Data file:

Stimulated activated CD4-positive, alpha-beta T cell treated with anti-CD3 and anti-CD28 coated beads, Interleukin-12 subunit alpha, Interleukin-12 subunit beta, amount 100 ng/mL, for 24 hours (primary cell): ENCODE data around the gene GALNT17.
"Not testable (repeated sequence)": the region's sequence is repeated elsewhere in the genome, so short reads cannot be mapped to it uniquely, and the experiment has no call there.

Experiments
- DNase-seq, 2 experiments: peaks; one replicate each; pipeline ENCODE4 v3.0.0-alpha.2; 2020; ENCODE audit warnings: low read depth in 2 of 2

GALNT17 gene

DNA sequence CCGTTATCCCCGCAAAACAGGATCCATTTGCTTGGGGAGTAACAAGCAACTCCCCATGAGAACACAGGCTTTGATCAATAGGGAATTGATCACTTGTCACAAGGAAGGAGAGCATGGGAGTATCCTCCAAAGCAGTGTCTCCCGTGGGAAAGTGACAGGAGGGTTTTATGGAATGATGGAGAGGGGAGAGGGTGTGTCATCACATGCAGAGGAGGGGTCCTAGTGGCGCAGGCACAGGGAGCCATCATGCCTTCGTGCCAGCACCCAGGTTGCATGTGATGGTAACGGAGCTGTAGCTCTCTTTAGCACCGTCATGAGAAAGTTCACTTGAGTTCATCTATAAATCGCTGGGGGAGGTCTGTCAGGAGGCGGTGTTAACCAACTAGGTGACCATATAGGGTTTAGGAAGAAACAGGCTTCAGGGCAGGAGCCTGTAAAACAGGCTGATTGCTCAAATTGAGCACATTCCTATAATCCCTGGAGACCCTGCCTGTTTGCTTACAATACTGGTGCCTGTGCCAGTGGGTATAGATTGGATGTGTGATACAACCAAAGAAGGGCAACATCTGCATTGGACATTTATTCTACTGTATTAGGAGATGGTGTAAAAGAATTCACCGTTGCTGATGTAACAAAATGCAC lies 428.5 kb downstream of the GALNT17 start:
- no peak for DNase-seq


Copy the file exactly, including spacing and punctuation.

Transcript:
Stimulated activated CD4-positive, alpha-beta T cell treated with anti-CD3 and anti-CD28 coated beads, Interleukin-12 subunit alpha, Interleukin-12 subunit beta, amount 100 ng/mL, for 24 hours (primary cell): ENCODE data around the gene GALNT17.
"Not testable (repeated sequence)": the region's sequence is repeated elsewhere in the genome, so short reads cannot be mapped to it uniquely, and the experiment has no call there.

Experiments
- DNase-seq, 2 experiments: peaks; one replicate each; pipeline ENCODE4 v3.0.0-alpha.2; 2020; ENCODE audit warnings: low read depth in 2 of 2

GALNT17 gene

DNA sequence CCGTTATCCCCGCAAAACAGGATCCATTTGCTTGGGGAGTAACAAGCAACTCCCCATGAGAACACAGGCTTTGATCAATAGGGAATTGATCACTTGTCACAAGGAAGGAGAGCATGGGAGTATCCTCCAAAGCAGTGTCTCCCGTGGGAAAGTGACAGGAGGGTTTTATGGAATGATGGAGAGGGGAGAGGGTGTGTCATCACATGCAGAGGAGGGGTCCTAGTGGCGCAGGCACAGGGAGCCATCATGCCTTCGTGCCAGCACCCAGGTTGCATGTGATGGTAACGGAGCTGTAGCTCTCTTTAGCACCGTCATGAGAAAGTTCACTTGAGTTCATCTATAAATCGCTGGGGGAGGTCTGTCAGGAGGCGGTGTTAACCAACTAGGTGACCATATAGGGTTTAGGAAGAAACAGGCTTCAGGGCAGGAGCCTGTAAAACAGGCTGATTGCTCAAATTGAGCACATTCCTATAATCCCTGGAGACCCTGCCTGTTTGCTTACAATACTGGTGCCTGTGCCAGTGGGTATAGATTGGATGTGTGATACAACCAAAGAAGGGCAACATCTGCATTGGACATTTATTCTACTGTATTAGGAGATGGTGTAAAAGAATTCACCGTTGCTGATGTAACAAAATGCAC lies 428.5 kb downstream of the GALNT17 start:
- no peak for DNase-seq